Daath Shadow - Crowns For Kings
Osmose Productions
Melodic Death/Black Metal
11 songs (46:42)
Release year: 2009
Osmose Productions
Reviewed by Goat

Hailing from the Netherlands, Daäth Shadow are a mass of contradictions. As you'd expect from Crowns For Kings' artwork, the music is atmospheric and dark, but it's also surprisingly clear and easy to listen to - Melodeath fans won't particularly struggle, for one. The Death Metal takes precedence over the Black, with all sorts of electronic and ambient sounds going on beneath the intriguingly catchy riffage, and Dan Swano's mastering means that this is an album that could quite easily fit on a wide variety of Metalheads' shelves. It's enjoyably diverse and structured well, with various interlude pieces breaking up the drama (in a good way) and the songwriting is superb, fitting multiple styles together in different ways and keeping you listening throughout. The quality is maintained throughout, growing gradually darker yet putting the more melodeath-y moments at the start and reeling the listener in like a fish on Daäth Shadow's line.

There's only so much information available on the band. The occult subject matter of Crowns For Kings means that interviews are restricted to the sheer minimum, and there's even a death threat on their MySpace (cough) against "pigs" who use Satanic imagery whilst having no "faith". What is revealed, however, is pretty fascinating - there are seven members, apparently due to the number's esoteric meaning, and these musicians have all played in other bands, but prefer to remain anonymous. At least four provide various vocals, the various guitars, bass and drums shared out, but ZLT provides 'narratives, samples', and for once those usually sidelined elements are implemented well. The Great Sabbath utilises them very well, for example, creating a strangely psychedelic soundscape beneath the yowls and riffs, getting all catchy on yo'ass with the slow churns of the guitar towards the end speeding up at the exact peak moment of headbanging potential. Servant Of Lucifer rattles along like Belphegor at their best, moving between speedy crushing and mid-paced atmospheric dirge, whilst the title track is even slower and more anthemic with a truly great solo.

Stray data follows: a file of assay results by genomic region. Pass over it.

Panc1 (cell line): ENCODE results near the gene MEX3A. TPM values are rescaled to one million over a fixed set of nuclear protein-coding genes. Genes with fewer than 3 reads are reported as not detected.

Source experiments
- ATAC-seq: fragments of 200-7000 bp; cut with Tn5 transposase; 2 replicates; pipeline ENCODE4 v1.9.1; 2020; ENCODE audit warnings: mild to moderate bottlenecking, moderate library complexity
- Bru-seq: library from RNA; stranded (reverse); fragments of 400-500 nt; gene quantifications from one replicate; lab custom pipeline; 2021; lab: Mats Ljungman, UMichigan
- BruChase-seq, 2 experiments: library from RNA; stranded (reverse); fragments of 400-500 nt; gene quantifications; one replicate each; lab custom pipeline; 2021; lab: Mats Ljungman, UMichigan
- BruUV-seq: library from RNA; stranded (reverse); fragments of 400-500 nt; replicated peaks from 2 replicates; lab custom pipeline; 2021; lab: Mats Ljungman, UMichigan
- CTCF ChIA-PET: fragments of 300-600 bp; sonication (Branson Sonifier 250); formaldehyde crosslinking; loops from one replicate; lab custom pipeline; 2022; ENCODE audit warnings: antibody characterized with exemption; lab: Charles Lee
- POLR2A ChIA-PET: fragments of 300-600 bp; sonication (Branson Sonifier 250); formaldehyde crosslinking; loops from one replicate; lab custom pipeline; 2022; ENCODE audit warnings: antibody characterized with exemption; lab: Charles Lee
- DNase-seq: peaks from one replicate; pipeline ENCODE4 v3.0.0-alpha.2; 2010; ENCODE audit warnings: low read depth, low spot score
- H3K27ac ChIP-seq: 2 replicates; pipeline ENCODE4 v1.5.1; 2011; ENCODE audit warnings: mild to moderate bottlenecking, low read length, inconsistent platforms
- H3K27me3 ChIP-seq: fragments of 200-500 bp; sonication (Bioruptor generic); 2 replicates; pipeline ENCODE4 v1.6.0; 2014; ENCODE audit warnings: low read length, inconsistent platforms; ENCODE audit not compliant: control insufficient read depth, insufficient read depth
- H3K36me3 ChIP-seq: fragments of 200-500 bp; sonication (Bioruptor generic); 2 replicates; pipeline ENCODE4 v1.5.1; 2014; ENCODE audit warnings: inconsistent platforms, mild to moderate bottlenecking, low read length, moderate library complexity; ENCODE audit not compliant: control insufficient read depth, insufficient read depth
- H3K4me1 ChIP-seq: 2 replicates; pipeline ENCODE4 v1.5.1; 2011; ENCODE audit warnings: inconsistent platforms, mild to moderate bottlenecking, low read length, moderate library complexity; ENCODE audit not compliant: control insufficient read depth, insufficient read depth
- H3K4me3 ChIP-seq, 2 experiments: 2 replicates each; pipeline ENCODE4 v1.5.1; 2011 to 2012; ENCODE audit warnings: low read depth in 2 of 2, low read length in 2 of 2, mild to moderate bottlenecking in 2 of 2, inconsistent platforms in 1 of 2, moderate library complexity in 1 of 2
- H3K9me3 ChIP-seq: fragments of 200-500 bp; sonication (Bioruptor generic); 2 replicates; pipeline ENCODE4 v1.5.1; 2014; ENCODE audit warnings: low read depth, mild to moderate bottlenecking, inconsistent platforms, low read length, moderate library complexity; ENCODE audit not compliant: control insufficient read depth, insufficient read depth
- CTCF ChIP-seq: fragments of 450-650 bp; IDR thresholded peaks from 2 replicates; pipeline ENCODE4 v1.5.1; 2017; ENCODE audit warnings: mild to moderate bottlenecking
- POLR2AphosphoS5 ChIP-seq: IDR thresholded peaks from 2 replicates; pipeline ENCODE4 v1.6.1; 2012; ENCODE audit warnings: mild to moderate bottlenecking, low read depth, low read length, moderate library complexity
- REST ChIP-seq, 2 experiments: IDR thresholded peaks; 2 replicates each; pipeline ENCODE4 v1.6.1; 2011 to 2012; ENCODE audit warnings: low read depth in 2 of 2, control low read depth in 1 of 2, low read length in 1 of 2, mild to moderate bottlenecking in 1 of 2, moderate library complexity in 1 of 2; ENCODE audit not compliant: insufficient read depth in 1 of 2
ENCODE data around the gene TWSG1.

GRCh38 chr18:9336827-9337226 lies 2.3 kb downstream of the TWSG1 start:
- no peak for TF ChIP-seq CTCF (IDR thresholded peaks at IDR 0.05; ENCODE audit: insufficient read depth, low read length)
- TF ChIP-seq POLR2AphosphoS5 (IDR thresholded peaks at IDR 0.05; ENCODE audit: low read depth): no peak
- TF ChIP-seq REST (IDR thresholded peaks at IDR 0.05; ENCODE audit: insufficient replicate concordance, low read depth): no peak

Daäth Shadow clearly have an underground agenda at play, so please don't mistake anything about them as commercially-oriented - tracks go on long enough to make it quite obvious that they've not been cut into label-friendly shape, for one, and the frequent interludes are suitably dark and mysterious - Dominus Diabolus' chanting and percussion, for one. Also, as mentioned, the further you listen the darker things get - gradually with Anthem Of Death's pulverising blows, faster with the more Black For Him, and finally reaching a crescendo with the nine-minute Nicolstreet 1888. Starting with ambience and switching to near-Heavy Metal flamboyant soloing, the track doesn't drop its murk even during these frequent widdles, and will have even the most stringent of Power Metal fans banging their heads as though possessed.

Nothing that Crowns For Kings does is especially groundbreaking, but it is extremely skilful for a debut, leading me to suspect those anonymous members are more known in the scene than they want to be. Whoever they are, they've done a fine job here, granting the world both a debut album sure to please fans of the style and a name to watch for the future.

Killing Songs :
The Great Sabbath, Servant Of Lucifer, For Him, Nicolstreet 1888, Through The Dark Waterfalls
Goat quoted 81 / 100
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